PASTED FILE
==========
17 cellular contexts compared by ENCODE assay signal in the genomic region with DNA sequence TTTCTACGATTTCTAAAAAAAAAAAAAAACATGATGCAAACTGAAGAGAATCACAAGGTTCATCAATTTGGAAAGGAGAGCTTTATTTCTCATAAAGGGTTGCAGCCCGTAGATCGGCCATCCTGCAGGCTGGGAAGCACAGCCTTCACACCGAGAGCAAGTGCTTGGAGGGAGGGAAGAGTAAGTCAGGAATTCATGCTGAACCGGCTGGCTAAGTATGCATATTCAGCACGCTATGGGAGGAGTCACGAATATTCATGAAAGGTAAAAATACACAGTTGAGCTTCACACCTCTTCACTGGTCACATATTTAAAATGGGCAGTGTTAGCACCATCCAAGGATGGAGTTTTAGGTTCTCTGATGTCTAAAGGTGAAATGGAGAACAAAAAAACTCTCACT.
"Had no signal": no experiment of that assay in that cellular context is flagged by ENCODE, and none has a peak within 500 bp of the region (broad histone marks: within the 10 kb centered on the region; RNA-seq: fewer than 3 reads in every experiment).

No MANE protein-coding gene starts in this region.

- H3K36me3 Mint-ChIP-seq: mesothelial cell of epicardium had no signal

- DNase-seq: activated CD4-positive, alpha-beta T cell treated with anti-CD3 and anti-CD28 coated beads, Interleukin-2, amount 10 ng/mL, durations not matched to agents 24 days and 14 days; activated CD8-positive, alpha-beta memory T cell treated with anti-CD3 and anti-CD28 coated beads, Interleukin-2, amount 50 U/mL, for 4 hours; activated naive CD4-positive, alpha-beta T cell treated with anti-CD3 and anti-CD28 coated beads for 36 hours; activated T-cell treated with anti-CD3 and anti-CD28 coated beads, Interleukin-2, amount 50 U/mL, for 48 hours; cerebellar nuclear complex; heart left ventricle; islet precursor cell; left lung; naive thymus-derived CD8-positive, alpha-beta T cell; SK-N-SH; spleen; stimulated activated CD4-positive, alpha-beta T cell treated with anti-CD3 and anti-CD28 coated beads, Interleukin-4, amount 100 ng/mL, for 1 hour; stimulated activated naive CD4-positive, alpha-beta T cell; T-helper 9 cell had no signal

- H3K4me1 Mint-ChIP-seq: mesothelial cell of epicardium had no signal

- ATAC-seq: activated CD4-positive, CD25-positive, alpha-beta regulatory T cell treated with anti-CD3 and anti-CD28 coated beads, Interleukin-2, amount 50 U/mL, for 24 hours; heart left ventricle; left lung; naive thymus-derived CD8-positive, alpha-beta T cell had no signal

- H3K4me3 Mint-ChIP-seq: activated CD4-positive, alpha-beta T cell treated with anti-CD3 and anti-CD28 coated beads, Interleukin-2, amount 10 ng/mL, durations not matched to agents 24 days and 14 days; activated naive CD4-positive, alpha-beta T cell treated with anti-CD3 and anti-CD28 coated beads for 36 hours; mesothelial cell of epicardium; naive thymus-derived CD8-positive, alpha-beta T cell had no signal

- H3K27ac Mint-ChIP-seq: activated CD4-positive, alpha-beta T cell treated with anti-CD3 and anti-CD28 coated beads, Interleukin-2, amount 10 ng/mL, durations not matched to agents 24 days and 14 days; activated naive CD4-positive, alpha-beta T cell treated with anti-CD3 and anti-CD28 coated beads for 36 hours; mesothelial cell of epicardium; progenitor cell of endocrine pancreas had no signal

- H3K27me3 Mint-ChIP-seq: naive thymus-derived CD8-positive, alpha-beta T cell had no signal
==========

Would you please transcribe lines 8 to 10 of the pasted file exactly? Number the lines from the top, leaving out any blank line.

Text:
- H3K4me3 Mint-ChIP-seq: activated CD4-positive, alpha-beta T cell treated with anti-CD3 and anti-CD28 coated beads, Interleukin-2, amount 10 ng/mL, durations not matched to agents 24 days and 14 days; activated naive CD4-positive, alpha-beta T cell treated with anti-CD3 and anti-CD28 coated beads for 36 hours; mesothelial cell of epicardium; naive thymus-derived CD8-positive, alpha-beta T cell had no signal

- H3K27ac Mint-ChIP-seq: activated CD4-positive, alpha-beta T cell treated with anti-CD3 and anti-CD28 coated beads, Interleukin-2, amount 10 ng/mL, durations not matched to agents 24 days and 14 days; activated naive CD4-positive, alpha-beta T cell treated with anti-CD3 and anti-CD28 coated beads for 36 hours; mesothelial cell of epicardium; progenitor cell of endocrine pancreas had no signal

- H3K27me3 Mint-ChIP-seq: naive thymus-derived CD8-positive, alpha-beta T cell had no signal